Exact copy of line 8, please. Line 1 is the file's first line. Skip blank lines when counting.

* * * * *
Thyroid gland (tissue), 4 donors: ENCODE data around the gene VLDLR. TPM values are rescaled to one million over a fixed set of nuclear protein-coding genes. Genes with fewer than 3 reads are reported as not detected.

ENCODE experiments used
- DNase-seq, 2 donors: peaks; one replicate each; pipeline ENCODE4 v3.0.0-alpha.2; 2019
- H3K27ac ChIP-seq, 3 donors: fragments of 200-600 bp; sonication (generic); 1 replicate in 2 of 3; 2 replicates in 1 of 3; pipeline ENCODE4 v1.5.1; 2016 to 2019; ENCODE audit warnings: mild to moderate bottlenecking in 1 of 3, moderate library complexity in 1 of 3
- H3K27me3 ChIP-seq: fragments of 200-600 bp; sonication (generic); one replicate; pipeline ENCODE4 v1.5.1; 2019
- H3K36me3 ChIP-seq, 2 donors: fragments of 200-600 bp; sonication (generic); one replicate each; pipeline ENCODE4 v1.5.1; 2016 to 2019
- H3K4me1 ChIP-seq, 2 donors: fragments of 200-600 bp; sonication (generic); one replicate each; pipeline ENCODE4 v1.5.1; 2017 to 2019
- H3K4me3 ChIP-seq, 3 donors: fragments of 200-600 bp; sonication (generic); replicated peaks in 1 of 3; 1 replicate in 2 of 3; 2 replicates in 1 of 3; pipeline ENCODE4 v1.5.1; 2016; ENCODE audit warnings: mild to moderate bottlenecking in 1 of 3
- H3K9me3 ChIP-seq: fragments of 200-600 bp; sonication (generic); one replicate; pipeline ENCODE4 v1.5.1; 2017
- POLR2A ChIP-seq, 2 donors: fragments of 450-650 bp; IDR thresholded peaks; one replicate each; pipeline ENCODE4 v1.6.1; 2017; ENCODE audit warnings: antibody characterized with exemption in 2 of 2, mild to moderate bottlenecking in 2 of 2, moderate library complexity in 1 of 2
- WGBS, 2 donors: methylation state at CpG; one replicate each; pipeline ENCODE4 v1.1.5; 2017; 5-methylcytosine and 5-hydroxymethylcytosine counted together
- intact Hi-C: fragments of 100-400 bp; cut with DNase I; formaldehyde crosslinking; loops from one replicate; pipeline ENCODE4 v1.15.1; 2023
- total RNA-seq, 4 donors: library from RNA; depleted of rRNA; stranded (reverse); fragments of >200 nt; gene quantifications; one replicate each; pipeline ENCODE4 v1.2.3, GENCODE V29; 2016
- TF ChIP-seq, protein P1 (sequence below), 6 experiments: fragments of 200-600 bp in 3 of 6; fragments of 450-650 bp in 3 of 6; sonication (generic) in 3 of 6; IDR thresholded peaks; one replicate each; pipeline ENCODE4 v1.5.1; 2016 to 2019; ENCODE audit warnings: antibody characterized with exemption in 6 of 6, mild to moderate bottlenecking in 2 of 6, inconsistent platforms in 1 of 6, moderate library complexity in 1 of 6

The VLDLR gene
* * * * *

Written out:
- H3K4me3 ChIP-seq, 3 donors: fragments of 200-600 bp; sonication (generic); replicated peaks in 1 of 3; 1 replicate in 2 of 3; 2 replicates in 1 of 3; pipeline ENCODE4 v1.5.1; 2016; ENCODE audit warnings: mild to moderate bottlenecking in 1 of 3